tuuschi

Page Forty-seven                                                                                                                         

sehnen posted on Jun 10, 2008 | views: 101 | Tags: linger breathingx

tues 10 june 2008    Greenfield

Fourteen weeks homeless, lifeless, loveless today. Three months tomorrow. I wonder if anyone reading this would deem it a mean-spirited, insensitive, unkind thing to do to shadow and crowd a person who is reclusive, private, frightened, and maybe a bit autistic. Would anyone find that a nasty, juvenile thing to do?

So Tuuschi. I’ve talked about him before. Born October 1994, 13 and a half years old when he was stolen from me on March 12. He was one of a family of 6: his parents Toby and Tessie, his two older sisters Tari and Tiki, and his sister and mate, Tammi. All these trochaic names. But ever since I read long ago that animals like and respond better to trochaic names, I’ve almost always used them. Anyway, Tuuschi was the last of his family still alive, and had lived longer than any of the others. Born crippled, his way was never an easy one, and yet I took years of pleasure in his almost unceasing happiness. He didn’t seem to be the least bit disturbed by being crippled, by the fact that he had a disability and couldn’t do simple things in the same easy way that other birds could. Well, he didn’t know it, did he, that other birds’ legs were formed normally and that for them, every movement was easy. He had to devise alternate ways to do these same simple things. He would hang upside-down from the top of his cage with his less-crippled leg, and he thought that was a great trick. So did I. His whole family had hung upside-down, but most of them could use two legs to do it, and Tuuschi and his dad were the ones who did it the most and loved it the most. Lovebirds are by nature somehow more bubbly than most other birds. Something about the shape of their beaks and the light in their eyes makes them look like they’re always smiling, even in the moment of death. But Tuuschi was bubblier and happier even than most lovebirds, and a great, great treasure, as all purity is.

He loved his Tammi, until the day she died. His need and desire to bond was so great, that even after twelve years with Tammi, he was willing to make a new bond. Not all birds will. Some birds just fade away after a long-term bond ends. Things were very bad with the landlady and the crime-chick at the time that Tammi died, and I didn’t want to get another lovebird, a new animal to come to the garbage and uncertainty my poor animals and I were trying to get by in. Enter the parakeet, whom we already had. I put their cages side-by-side, very close, and eventually the friendship was formed. To a much greater degree than I’d dared to  hope for. They took a great delight in each other.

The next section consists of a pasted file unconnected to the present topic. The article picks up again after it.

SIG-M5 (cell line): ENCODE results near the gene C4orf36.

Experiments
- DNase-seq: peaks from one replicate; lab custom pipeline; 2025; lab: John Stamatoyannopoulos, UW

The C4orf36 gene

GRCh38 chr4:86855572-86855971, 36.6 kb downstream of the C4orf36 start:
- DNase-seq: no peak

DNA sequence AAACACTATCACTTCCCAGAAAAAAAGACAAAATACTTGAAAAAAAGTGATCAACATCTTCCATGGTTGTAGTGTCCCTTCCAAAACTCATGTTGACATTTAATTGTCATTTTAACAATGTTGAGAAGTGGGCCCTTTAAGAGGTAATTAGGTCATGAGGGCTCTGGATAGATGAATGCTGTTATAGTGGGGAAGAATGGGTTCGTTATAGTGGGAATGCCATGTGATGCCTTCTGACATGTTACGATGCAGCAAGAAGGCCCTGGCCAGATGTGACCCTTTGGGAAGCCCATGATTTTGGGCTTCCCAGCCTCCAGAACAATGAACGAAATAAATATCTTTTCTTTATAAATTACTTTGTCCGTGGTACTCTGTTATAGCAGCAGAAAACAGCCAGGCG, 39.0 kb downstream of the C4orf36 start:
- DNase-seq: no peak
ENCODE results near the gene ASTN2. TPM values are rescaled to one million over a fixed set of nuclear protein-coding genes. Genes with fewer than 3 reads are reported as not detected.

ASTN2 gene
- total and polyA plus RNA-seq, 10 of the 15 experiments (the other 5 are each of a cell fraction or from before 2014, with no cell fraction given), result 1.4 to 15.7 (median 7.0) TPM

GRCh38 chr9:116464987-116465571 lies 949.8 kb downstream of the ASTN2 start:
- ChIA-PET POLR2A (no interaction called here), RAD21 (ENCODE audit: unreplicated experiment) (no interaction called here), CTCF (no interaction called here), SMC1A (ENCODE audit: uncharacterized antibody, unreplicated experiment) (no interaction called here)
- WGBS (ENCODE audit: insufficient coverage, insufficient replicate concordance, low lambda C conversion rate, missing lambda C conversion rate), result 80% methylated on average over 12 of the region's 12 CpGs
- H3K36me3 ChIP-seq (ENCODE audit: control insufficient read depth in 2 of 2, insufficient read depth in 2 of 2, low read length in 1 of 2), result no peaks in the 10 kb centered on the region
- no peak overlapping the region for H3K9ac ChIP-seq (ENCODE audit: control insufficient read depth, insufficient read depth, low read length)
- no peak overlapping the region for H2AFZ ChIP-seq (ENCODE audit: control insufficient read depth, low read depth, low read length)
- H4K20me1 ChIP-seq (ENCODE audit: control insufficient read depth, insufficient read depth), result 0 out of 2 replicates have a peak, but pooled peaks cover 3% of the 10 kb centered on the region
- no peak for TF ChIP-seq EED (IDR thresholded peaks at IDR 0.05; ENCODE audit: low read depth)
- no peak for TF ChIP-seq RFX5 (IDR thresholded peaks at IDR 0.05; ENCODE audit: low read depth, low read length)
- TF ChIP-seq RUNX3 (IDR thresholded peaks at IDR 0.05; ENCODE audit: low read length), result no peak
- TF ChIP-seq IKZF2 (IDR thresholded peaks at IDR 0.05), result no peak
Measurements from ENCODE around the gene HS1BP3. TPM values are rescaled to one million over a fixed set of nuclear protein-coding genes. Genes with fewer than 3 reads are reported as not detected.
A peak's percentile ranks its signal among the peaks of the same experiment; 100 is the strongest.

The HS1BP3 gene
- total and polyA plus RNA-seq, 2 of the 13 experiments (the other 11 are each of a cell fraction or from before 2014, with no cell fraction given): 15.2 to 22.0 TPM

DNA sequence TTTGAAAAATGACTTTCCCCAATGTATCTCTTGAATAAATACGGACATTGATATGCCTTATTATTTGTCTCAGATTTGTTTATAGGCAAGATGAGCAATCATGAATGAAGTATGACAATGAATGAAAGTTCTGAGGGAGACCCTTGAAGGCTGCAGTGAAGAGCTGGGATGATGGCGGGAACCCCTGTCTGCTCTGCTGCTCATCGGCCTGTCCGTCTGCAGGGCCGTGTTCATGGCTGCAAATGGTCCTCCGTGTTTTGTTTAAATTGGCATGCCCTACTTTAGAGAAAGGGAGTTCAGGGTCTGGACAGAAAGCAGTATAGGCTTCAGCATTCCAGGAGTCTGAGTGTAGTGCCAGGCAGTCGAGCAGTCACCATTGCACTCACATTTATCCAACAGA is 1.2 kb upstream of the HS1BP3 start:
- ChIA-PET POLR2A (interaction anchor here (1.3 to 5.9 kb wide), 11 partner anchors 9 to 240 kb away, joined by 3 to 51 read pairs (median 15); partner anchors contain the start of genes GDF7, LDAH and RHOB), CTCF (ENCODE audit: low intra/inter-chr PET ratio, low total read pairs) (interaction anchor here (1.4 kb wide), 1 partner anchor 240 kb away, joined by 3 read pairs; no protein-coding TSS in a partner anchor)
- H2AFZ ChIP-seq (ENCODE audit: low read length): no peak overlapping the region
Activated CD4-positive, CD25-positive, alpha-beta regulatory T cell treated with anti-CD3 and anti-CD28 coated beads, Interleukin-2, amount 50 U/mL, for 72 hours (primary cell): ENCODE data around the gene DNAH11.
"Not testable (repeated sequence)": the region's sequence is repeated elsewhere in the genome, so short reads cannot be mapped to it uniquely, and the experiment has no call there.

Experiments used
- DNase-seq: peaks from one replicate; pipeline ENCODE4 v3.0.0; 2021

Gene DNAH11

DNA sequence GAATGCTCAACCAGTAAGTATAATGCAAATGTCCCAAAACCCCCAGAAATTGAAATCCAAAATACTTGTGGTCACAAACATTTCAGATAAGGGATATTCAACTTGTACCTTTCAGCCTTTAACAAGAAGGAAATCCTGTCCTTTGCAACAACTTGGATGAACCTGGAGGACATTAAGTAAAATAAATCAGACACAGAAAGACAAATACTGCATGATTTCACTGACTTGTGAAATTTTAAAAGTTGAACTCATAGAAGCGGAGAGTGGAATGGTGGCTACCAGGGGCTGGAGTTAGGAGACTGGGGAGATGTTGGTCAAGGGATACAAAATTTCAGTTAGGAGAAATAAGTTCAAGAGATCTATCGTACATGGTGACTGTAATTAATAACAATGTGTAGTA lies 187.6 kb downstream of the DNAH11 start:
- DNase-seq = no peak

I’ve written on another blog about Tuuschi’s love of bells, so won’t do that again here. Of all the memories of my stolen Tuuschi that stir the pain, the grief, the anger, it is often remembering him with bells that evoke these emotions most forcefully.

Update 24 June 2009: I imagine Tuuschi has been dead for some while, he was so old. The last of his family, and I was not with him when he died, and I don’t know the date or the place of his death. Supposedly he was adopted by someone in that damned Polish church in Turners Falls, and I’ve never been allowed to know who, and I was never allowed to visit him, because these turnersites exhibit so much goddamned christian kindness. I was supposed to see him, to see all of them to the end of their lives. That was my duty as their friend, their human mother; a duty I loved and wanted to fulfill.

What I was writing about in the first paragraph of this post was the group of men who had been watching me and following me since I first came to Greenfield last year. They were all pretending to be loopy, and I could see in their eyes that they were sane and sober. Matthew was one of them. I thought the DMH was doing something ridiculous by having these men watch that I didn’t kill myself after having lost all my animals. I thought the DMH was trying to mop up the mess it had made by having a year to help me save at least some of my animals and doing almost nothing to that end. And where were they getting the money for this? This post was first written on June 10. It wouldn’t be until June 23rd that I would decide it was something criminal. And when in the next few days I asked Matthew about this, he said yes.

~~~~~~~~~~~~~~~~~~~~~~~~~~

(part of the book Stolen Stars)

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all photos, graphics, poems and text copyright 2008-2011 by anne nakis. all rights reserved.

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